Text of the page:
The Tigers were 23rd in my S&P+ rankings in 2014 -- that's good, but it shouldn't win the East. But in 2013, they were sixth in S&P+, and they won a division that also featured the No. 10 (South Carolina) and 11 (Georgia) teams. Sure, Florida suddenly stunk, but Mizzou won a division with three of the top 11 teams in the country. There's nothing "down" about that -- the only weird part was that Missouri and South Carolina were two of the three great teams instead of Florida and Tennessee.
With Georgia, Tennessee and Florida all apparently on the upswing, Odom will not have that luxury.
Granted, there's a Title IX lawsuit coming down the pike at Tennessee, and we'll see what the fallout is from that, but on the field, Tennessee is absolutely on the upswing. They have ranked 19th and 22nd in S&P+ the last two years, and they return a ton of last year's production. I will be surprised if they aren't a top-15 team. But as it pertains to Georgia and Florida, that's a massive assumption to make. Florida looked like it was improving rapidly in its first year under Jim McElwain until it lost Will Grier to suspension, then bombed. Then Grier left. The odds are always good that a team that recruits at a top-10 to 15 level will eventually drift toward that level on the field, but it hasn't happened yet.
Georgia, meanwhile, just fired one of the most consistent coaches in college football for a guy who has no more head coaching experience than Barry Odom. It's easy to assume Kirby Smart will succeed, and he very well might. But there's no "apparently" here yet -- we haven't seen the product on the field yet, and that "product" might include a freshman starting QB this coming fall.
Despite significant roster challenges, Memphis jumped from 117th nationally in total defense to 50th in Odom’s first year. By his third in 2014, the Tigers won a share of the American Athletic Conference title and allowed just 19.5 points per game. And he did it without a strict system, per se, using all different kinds of fronts and pressures depending on where he felt he could maximize the team’s personnel strengths.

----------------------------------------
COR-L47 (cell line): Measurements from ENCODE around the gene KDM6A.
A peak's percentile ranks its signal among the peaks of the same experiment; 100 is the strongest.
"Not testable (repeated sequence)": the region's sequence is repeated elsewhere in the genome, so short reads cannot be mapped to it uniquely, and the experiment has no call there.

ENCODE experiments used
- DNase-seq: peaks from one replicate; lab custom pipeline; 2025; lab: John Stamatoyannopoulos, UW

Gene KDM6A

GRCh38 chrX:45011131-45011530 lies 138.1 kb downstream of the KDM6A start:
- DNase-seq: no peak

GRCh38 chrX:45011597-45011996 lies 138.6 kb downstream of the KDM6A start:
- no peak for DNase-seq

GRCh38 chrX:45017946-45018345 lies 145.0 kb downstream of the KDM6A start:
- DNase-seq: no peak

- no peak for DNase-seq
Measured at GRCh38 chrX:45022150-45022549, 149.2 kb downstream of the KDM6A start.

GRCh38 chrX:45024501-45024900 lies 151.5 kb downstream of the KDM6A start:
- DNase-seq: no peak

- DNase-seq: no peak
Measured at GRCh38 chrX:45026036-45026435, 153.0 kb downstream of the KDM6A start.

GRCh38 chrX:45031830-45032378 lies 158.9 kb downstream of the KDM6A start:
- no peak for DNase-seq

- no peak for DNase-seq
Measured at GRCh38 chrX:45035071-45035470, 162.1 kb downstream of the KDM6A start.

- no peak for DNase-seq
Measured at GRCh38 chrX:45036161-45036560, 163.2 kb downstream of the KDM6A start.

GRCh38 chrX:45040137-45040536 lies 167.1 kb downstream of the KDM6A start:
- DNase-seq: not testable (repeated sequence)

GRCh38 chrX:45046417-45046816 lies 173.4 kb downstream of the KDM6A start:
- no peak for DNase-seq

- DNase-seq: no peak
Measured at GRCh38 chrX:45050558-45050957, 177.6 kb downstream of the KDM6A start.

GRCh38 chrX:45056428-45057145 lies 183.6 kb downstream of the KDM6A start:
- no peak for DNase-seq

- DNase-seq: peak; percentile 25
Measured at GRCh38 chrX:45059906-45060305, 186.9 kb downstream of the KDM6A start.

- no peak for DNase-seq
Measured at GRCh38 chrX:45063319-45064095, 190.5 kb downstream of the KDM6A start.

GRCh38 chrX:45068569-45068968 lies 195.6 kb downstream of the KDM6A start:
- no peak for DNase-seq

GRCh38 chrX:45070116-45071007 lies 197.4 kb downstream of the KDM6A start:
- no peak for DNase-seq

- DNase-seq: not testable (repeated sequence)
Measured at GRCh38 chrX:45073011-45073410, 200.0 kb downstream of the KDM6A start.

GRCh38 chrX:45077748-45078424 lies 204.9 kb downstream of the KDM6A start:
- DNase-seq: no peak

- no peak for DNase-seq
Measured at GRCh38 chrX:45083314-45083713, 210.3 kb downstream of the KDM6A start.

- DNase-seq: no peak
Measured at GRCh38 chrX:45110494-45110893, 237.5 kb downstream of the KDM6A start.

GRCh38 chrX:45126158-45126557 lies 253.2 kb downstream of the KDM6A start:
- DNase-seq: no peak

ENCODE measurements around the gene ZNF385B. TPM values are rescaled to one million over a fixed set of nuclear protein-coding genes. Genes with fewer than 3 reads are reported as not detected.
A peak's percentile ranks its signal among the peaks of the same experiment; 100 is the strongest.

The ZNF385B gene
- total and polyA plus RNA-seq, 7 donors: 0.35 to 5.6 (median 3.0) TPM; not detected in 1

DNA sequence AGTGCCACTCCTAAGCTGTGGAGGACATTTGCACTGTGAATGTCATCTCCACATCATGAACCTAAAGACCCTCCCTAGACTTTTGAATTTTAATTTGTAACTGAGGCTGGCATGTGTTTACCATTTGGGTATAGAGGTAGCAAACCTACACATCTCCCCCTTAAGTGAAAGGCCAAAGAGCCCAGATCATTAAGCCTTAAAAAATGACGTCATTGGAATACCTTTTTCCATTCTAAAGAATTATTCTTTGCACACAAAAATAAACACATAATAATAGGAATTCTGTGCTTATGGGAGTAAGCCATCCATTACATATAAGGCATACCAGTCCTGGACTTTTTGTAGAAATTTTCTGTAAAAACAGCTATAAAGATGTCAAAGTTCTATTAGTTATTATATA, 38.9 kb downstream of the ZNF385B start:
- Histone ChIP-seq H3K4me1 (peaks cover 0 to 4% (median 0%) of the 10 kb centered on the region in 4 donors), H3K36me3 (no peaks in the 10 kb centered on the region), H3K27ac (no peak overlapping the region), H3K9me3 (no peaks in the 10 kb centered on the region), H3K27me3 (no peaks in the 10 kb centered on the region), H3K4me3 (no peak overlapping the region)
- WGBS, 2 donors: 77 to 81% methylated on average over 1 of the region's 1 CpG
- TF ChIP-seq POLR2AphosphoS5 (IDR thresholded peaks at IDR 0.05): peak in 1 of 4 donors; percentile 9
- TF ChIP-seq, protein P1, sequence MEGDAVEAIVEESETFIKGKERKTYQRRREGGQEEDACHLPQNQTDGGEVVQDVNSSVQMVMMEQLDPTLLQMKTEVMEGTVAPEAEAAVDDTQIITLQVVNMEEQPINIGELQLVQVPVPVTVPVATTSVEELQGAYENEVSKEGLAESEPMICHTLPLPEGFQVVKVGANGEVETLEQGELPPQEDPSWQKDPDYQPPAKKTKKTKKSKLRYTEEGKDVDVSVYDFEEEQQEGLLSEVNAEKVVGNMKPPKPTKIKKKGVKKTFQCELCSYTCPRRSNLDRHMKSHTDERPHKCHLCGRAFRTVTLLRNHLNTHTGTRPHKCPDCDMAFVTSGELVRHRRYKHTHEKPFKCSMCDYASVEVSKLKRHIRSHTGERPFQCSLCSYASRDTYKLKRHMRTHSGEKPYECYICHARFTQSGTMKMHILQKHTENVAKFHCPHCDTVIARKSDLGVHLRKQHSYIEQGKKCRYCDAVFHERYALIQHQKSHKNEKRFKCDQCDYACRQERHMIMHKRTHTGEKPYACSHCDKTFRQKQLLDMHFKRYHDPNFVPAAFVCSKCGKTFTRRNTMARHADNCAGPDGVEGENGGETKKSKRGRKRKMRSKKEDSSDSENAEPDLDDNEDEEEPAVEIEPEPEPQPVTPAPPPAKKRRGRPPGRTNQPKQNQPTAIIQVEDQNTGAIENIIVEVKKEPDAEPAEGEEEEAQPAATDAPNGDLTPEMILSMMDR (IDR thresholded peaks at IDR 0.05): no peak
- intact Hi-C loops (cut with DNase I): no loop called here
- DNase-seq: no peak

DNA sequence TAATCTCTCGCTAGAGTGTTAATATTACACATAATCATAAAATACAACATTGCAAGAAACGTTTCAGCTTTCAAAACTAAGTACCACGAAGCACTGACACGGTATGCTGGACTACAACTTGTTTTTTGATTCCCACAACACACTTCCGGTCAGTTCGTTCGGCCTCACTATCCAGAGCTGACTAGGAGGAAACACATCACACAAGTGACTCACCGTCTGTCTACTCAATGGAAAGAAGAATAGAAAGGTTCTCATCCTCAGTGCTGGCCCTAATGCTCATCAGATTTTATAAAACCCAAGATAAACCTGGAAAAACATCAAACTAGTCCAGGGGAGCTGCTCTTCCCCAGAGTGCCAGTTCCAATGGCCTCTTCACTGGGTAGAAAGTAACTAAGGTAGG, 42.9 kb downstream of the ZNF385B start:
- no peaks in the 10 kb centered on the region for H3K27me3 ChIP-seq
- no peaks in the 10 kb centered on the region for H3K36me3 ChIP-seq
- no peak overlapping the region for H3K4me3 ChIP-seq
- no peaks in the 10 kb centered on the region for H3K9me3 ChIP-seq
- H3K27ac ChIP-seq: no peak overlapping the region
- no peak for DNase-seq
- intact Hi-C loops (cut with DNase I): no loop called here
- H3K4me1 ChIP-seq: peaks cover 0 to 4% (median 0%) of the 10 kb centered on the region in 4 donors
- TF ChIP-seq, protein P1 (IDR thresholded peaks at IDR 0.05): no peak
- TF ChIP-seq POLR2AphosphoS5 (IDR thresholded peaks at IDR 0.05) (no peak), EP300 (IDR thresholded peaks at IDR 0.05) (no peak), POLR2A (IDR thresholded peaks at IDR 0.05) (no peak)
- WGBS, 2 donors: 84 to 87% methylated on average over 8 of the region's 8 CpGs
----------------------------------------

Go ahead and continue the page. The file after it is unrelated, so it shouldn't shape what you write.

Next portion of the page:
It's a lot easier to make predictions and assumptions if you're talking about a guy with a "system" -- Mike Leach's offense, the triple option, Rocky Long's 3-3-5, etc. But I have to say I've quickly grown to love the idea of an undefinable system. Barry Odom has shown the ability to adapt and shift, and I love it. His "system" is "figuring out what you've got and figuring out how best to use it." There are still concepts that need to be taught, and you still probably need some specific concepts you can lean on, but this level of adaptability is the reason I've been so convinced of his potential head coaching abilities.
Though the admittedly un-flashy Odom will generate the least amount of buzz at SEC media days in July, it won’t be any surprise if he maximizes this opportunity because he is both über-prepared and completely cognizant of the situation he’s walking into.
"Über-prepared." Damn right. Barry Odom has been preparing to be a head coach since he was about 13 and has been preparing to be Missouri's head coach since about 2003. Preparation alone isn't enough, but it's certainly a large portion of the battle.
"Some of the ideas and some of the things that our players have seen and been exposed to, it’s nothing different than what they see in the everyday world. They just happen to be two minutes up the street. The worst thing I could do would be to not address it or not talk about it. I’m trying to get our guys to open up and see there’s life outside of this. Yeah, we’re trying to win. There’s a winner and loser to everything we’re doing, but man, your college opportunity is so short, let’s take advantage of every chance we get."